Exploring Complicated Relationships and the Impact of Performance Art in The Museum of Modern Love by Heather Rose

The Museum of Modern Love by Heather Rose

My Review:

So much to love in this fictional novel centered around interesting characters and the real Marina Abramovic and her Artist is Present Performance Art exhibit at the Museum of Modern Art in 2010 in NYC.  Just as Abramovic explores the human longing for connection in her art, Heather Rose’s characters grow and change as a result of their observation and contemplation at the performance artist’s exhibit.

The Museum of Modern Love explores complicated relationships and the impact of performance art.  Arky is a composer and at this time he is a lost man.  His wife, Lydia is ill and she has requested he not see her.  He is struggling with his music and is drawn to an exhibit at the Museum of Modern Art featuring Marina Abramovic, a performance artist.  He attends everyday, watching her sit and face other visitors as they look deep inside themselves.  Arky meets Jane, an art teacher from Georgia who is mourning the loss of her husband and has abandoned her plans to visit art galleries in NYC to attend this intriguing MOMA exhibit.  Captivated by Abramovic and the unique and powerful artistic expression, the two of them work through their thoughts on the importance and impact of art and contemplate their own personal loss and relationships.  This wonderful book is worthy of research and discussion – so much to think about when it comes to love and commitment, and a lot to learn about the courageous and one of a kind artist, Marina Abramovic… all available online, including a very funny spoof video with Fred Armisen and Cate Blanchett, Waiting For the Artist.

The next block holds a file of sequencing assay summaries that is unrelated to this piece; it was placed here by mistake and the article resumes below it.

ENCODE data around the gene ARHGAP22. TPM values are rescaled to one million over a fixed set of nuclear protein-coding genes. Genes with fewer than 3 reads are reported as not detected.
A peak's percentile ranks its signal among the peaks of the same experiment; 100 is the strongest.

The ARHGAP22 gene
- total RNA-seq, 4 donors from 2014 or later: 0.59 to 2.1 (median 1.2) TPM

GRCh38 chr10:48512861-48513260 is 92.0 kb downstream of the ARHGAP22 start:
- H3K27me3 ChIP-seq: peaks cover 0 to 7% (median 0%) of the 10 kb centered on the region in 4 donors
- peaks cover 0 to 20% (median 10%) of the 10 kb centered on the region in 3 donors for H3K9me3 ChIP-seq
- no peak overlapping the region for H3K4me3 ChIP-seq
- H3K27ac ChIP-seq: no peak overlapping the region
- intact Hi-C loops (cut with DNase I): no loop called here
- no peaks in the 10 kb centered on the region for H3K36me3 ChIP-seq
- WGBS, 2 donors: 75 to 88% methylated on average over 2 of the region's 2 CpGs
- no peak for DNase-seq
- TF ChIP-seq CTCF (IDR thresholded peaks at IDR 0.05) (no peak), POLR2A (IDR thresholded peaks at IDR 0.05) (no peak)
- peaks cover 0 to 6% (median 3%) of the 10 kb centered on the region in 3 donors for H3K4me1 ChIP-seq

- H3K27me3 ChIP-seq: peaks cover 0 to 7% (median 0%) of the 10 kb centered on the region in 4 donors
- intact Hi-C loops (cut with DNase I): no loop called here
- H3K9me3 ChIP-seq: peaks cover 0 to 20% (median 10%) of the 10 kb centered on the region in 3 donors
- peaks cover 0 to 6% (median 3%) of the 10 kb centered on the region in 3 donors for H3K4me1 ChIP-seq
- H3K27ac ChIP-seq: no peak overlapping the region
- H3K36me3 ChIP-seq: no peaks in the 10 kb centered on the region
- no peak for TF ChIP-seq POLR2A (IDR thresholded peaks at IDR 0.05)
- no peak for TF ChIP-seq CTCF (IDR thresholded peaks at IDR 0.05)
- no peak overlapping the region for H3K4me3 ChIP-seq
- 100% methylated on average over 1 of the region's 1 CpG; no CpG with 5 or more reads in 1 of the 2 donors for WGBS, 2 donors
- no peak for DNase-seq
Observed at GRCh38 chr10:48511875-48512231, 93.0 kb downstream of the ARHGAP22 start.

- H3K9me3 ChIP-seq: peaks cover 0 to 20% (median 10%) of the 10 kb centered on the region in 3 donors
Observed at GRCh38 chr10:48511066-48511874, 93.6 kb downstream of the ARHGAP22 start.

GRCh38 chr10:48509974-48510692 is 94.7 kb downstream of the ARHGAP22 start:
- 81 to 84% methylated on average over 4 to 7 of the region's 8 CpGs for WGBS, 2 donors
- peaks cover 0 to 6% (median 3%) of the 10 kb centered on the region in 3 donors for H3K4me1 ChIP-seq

Additional Thoughts:

My book group had the wonderful opportunity to FaceTime with Australian author of The Museum of Modern Love, Heather Rose – from Tasmania to Westport, CT.  With a fourteen hour difference, we decided to do a practice run and lucky we did.  At 5AM I awakened by a FaceTime call, but the rehearsal was meant for 7pm my time, not her time! Heather and I tried again her next day, later the same day for me…and ultimately we got it right for the book group meeting!

Heather told us she had been working on writing a book for many years.  At the same time, and totally unrelated, she had come across something about performance artist Marina Abramovic and had been researching her, even though there was hardly any information available.  Abramovic had put her life on the line for her art and self expression – something that intrigued Heather.  Then, while on vacation, Heather was sitting at a restaurant alone at the hotel with an empty seat facing her.  She had this idea that different people would come and sit across from her and it sparked an idea for her book – people who had passed would come to visit the character… so she went up to her room and wrote all night.